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Orion Classics Re-Launching With Kate Bosworth-Tyler Hoechlin’s ‘Domestics’

Orion Classics is relaunching with the thriller “The Domestics” on June 28 in theaters, followed by a video on demand release the next day.

MGM made the announcement Monday, saying the MGM label will focus on multiplatform and specialized releases as well as acquisitions utilizing “emerging and innovative” alternative distribution strategies worldwide. The label will release between eight and 10 films per year across genres.

Mike P. Nelson directed “The Domestics,” starring Kate Bosworth and Tyler Hoechlin. The story, written by Nelson, is set in a post-apocalyptic world inhabited by murderous gangs divided into deadly factions as Bosworth and Hoechlin’s characters race desperately across the lawless countryside in search of safety. The film’s world premiere is set for opening night at the Cinepocalypse film festival in Chicago on June 21.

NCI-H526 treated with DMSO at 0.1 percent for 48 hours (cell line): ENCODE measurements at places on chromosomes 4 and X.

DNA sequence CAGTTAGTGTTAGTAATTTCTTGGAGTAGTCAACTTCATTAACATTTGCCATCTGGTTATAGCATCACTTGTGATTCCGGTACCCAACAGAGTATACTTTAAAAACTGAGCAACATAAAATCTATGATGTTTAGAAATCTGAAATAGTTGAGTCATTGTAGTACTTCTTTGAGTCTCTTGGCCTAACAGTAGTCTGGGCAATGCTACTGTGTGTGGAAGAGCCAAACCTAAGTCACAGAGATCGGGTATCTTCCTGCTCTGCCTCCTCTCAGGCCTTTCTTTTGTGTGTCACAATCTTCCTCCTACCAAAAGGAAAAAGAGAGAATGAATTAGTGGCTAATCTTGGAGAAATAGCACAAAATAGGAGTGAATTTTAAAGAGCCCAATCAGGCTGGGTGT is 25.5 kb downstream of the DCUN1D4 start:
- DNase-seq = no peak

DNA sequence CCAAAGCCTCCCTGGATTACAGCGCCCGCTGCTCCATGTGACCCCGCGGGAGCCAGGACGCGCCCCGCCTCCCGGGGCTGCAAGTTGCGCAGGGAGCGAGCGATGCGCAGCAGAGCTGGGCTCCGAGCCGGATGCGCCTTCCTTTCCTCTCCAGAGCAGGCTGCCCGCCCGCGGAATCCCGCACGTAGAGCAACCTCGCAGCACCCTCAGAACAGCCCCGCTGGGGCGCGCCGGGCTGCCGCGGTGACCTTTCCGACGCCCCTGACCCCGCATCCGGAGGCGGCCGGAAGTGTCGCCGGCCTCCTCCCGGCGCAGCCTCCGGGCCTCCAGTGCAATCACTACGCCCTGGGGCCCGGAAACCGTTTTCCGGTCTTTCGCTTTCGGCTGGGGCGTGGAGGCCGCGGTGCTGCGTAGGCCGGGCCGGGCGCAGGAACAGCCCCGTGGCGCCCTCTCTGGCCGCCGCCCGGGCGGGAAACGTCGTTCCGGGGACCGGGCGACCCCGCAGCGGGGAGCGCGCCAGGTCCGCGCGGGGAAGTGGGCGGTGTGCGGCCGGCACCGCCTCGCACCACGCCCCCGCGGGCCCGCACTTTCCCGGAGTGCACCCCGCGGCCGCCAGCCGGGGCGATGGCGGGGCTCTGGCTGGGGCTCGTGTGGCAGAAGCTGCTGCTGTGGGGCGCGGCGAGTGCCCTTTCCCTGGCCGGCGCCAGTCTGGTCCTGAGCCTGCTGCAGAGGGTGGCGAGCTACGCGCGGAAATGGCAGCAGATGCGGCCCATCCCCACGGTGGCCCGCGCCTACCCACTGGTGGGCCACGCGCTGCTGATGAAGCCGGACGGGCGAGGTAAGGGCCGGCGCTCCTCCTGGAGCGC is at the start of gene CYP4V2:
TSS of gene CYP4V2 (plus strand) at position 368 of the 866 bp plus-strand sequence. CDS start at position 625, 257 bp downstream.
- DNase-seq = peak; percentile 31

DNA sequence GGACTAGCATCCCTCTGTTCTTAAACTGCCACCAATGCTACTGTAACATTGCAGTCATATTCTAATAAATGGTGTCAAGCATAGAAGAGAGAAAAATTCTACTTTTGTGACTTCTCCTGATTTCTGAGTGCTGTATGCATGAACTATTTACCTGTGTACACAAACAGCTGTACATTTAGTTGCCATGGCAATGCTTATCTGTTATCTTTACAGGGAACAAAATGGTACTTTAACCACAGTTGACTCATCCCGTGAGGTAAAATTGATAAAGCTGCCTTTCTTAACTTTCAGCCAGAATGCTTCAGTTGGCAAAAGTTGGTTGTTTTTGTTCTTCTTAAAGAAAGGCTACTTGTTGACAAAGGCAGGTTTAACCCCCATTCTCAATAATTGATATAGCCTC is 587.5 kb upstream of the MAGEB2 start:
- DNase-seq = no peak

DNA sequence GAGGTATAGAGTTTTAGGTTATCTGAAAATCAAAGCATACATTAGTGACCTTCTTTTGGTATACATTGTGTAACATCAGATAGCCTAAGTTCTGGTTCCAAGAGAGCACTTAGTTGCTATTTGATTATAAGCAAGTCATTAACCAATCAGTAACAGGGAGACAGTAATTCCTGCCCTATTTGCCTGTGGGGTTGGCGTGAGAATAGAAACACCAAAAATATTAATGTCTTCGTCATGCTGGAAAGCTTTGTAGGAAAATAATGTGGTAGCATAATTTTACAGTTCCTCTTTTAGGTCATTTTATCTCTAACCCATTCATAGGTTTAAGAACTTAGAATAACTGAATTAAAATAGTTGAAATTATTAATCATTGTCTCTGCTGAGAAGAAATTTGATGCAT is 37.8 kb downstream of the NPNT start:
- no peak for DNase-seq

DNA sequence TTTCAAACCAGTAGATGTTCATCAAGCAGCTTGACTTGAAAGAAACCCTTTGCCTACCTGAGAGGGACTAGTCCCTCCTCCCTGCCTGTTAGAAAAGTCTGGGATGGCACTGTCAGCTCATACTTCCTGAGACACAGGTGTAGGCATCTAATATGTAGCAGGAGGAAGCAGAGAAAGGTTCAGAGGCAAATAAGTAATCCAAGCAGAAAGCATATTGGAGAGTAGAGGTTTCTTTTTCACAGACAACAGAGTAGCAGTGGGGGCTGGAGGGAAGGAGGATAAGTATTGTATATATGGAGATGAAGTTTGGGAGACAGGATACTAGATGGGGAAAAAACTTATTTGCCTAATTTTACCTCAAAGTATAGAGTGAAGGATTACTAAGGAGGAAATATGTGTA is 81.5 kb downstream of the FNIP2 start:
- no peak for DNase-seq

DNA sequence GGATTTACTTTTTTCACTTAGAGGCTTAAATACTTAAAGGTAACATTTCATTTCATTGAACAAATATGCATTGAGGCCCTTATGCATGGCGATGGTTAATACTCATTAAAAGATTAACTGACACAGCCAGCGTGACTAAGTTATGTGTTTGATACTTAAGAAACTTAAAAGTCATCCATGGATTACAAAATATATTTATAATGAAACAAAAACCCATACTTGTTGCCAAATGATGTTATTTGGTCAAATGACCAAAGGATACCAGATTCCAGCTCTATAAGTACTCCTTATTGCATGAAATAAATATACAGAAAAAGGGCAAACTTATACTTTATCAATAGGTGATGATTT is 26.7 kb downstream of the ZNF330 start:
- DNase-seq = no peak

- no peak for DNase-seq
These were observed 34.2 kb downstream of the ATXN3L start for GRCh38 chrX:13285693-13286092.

“The Domestics” also stars Lance Reddick, Sonoya Mizuno, Dana Gourrier, Thomas Francis Murphy, and David Dastmalchian. The movie was produced by Gianni Nunnari and Shannon Gaulding and executive produced by Kurt Johnstad and Adam Krentzman.

Sam Wollman, MGM’s senior VP of acquisitions, will run day-to-day operations for Orion Classics and will work in conjunction with MGM president of worldwide television & acquisitions Chris Ottinger and Orion president John Hegeman.

“Orion Classics has a long and storied history of releasing some of the most unique and memorable specialized movies of its time, including Pedro Almodóvar’s ‘Women on the Verge of a Nervous Breakdown,’ Jim Jarmusch’s ‘Mystery Train’ and Richard Linklater’s’ Slacker.’ It’s our goal to relaunch Orion Classics with that same spirit in mind, and continue to have an eye on acquisitions across all platforms that entertain specialty audiences across the globe,” said Ottinger and Hegeman in a joint statement.

Orion was created in 1978 and had a mixed record for the next two decades. Its releases included “Hoosiers” and “The Terminator,” and it won four Academy Awards for best picture with “Amadeus” in 1984, “Platoon” in 1986, “Dances With Wolves” in 1990, and “The Silence of the Lambs” in 1991. It also declared bankruptcy that year and was bought by MGM in 1997, then brought back as a distributor in 2013, Orion which teamed with Samuel Goldwyn Films as a co-distributor on several titles.

It then announced last September that it was bringing back Orion Pictures as a stand-alone distributor with Hegeman as president.

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